A Thread of Violence: A Story of Truth, Invention, and Murder (Hardcover)
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From the award-winning author comes a gripping account of one of the most scandalous murders in modern Irish history, at once a propulsive work of true crime and an act of literary subversion.
“Circles the inner life of the murderer Malcolm Macarthur with subtlety and forensic care…Complex and disturbing as well as intriguing and compelling.” —Colm Toíbín, author of The Magician and New York Times bestseller Brooklyn
Malcolm Macarthur was a well-known Dublin socialite and heir. Suave and urbane, he passed his days mingling with artists and aristocrats, reading philosophy, living a life of the mind. But by 1982, his inheritance had dwindled to almost nothing, a desperate threat to his lifestyle. Macarthur hastily conceived a plan: He would commit bank robbery, of the kind that had become frightfully common in Dublin at the time. But his plan spun swiftly out of control, and he needlessly killed two innocent people. The ensuing manhunt, arrest, and conviction amounted to one of the most infamous political scandals in modern Irish history, contributing to the eventual collapse of a government.
Winner of the Wellcome and Rooney Prizes, Mark O'Connell spent countless hours in conversation with Macarthur—interviews that veered from confession to evasion. Through their tense exchanges and O’Connell’s independent reporting, a pair of narratives unspools: a riveting account of Macarthur's crimes and a study of the hazy line between truth and invention. We come to see not only the enormity of the murders but the damage that’s inflicted when a life is rendered into story.
At once propulsive and searching, A Thread of Violence is a hard look at a brutal act, its subterranean origins, and the long shadow it casts. It offers a haunting and insightful examination of the lies we tell ourselves—and the lengths we'll go to preserve them.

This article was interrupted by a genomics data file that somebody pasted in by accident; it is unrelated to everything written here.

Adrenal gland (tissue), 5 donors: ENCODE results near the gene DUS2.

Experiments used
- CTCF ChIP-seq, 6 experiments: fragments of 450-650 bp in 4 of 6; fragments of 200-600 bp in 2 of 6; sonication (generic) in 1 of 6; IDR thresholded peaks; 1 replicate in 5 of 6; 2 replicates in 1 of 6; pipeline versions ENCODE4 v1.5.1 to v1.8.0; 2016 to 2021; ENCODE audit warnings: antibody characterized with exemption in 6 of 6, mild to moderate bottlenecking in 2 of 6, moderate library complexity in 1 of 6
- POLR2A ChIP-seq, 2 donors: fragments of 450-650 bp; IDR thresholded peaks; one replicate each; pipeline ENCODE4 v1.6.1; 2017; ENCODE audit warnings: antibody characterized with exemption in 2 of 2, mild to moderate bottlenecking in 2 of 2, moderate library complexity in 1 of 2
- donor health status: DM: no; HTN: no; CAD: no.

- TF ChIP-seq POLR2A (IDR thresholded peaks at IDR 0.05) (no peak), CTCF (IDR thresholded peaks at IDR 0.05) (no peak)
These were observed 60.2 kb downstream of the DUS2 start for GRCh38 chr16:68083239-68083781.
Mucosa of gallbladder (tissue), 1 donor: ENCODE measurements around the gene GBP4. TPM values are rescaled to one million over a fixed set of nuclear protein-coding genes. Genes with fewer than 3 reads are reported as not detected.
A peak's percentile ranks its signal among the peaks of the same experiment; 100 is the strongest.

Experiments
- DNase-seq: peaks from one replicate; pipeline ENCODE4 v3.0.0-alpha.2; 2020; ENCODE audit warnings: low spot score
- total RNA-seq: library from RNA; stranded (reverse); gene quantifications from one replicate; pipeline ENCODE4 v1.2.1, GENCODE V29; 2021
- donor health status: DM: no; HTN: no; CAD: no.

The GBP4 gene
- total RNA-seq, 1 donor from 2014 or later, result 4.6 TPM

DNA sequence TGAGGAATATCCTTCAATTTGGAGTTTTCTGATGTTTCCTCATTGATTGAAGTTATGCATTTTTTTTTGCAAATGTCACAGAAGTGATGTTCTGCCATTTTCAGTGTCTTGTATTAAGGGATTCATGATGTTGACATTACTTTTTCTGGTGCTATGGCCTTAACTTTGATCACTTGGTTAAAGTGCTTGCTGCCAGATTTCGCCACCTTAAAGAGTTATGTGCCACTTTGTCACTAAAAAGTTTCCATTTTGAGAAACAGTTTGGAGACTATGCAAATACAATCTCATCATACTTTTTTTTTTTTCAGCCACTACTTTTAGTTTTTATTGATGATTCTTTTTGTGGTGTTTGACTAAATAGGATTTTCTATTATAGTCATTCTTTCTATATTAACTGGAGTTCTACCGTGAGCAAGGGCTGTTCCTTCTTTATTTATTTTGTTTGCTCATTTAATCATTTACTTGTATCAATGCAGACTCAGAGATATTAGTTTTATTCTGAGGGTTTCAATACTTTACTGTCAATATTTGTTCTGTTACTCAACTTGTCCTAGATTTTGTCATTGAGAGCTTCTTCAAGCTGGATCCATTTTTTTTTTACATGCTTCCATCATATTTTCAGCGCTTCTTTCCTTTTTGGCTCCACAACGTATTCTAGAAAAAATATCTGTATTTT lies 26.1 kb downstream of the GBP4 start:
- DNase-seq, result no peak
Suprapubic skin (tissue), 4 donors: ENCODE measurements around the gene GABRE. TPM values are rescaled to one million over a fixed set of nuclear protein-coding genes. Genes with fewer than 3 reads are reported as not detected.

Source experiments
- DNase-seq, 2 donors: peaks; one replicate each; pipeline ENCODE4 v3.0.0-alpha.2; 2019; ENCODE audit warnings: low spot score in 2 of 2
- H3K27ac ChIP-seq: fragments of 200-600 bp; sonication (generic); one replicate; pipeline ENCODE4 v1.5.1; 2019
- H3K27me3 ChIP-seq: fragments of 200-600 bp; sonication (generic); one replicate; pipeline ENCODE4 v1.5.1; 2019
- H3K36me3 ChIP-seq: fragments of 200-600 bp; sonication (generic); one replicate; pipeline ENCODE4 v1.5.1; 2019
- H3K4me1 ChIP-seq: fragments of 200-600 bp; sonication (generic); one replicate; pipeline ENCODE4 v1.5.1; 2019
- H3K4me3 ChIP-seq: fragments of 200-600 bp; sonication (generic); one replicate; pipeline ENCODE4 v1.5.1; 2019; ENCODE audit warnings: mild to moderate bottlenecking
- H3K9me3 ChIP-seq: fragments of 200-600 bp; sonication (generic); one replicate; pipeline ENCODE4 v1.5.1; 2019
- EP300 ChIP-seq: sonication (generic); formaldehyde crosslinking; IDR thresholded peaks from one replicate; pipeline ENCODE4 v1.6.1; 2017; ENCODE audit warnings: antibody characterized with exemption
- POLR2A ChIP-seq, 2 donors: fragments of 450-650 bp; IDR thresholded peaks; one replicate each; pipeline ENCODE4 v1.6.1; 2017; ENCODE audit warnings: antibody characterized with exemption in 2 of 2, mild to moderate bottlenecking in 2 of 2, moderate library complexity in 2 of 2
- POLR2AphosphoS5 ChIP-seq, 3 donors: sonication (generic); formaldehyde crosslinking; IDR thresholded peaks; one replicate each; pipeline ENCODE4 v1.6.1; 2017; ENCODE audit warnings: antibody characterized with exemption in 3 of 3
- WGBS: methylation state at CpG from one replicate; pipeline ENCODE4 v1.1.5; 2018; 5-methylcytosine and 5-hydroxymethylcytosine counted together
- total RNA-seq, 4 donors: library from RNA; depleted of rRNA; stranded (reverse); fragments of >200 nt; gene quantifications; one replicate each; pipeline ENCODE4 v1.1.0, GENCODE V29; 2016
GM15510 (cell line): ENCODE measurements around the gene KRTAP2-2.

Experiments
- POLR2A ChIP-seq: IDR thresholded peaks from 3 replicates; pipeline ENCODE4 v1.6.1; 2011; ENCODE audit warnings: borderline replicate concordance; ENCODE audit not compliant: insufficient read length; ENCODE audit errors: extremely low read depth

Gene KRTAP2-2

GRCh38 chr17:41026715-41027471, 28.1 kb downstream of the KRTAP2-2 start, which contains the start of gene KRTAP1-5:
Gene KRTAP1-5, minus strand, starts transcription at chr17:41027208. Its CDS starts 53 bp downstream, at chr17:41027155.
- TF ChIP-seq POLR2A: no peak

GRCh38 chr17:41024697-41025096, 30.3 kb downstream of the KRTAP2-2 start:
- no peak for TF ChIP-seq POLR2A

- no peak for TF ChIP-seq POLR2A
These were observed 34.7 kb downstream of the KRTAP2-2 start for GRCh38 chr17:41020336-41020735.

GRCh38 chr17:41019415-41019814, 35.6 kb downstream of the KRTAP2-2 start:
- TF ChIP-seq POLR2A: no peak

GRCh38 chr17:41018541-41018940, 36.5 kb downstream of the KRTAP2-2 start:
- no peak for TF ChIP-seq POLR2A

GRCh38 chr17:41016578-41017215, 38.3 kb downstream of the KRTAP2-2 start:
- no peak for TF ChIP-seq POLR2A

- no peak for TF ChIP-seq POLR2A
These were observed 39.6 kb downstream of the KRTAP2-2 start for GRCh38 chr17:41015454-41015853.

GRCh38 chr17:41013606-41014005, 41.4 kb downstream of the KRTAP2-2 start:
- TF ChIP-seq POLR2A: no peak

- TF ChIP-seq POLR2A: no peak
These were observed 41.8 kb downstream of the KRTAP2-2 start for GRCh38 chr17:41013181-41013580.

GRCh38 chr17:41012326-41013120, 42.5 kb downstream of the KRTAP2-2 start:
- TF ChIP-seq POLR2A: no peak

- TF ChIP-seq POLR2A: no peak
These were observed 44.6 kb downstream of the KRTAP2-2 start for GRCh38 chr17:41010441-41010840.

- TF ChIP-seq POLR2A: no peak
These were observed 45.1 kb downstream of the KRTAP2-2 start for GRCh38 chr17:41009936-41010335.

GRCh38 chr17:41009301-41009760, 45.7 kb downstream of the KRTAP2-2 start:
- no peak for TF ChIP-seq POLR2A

About the Author
MARK O'CONNELL is the author of Notes from an Apocalypse and To Be a Machine, which was awarded the 2019 Rooney Prize for Irish Literature and the 2018 Wellcome Book Prize and short-listed for the Baillie Gifford Prize for Non-Fiction. He is a contributor to The New Yorker, The New York Review of Books, The New York Times Magazine, and The Guardian.
“In A Thread of Violence, Mark O’Connell has investigated, with immense skill and insight, the mind of a double murderer, and in the process has shown the essential mysteriousness of such a mind—perhaps of any mind. The result is a beautifully wrought narrative that is at once frightening and thrilling. A masterly work.”
—John Banville, Booker Prize–winning author of The Sea and The Singularities
“A Thread of Violence is nourished by a powerful moral intelligence and an enormous curiosity. Mark O'Connell circles the inner life of the murderer Malcolm Macarthur with subtlety and forensic care. As he seeks, in many interviews, to explore Macarthur's motives and sense of self, he becomes not only a great listener but a superb questioner, creating a narrative that is complex and disturbing as well as intriguing and compelling.”
—Colm Toíbín, author of The Magician and New York Times bestseller Brooklyn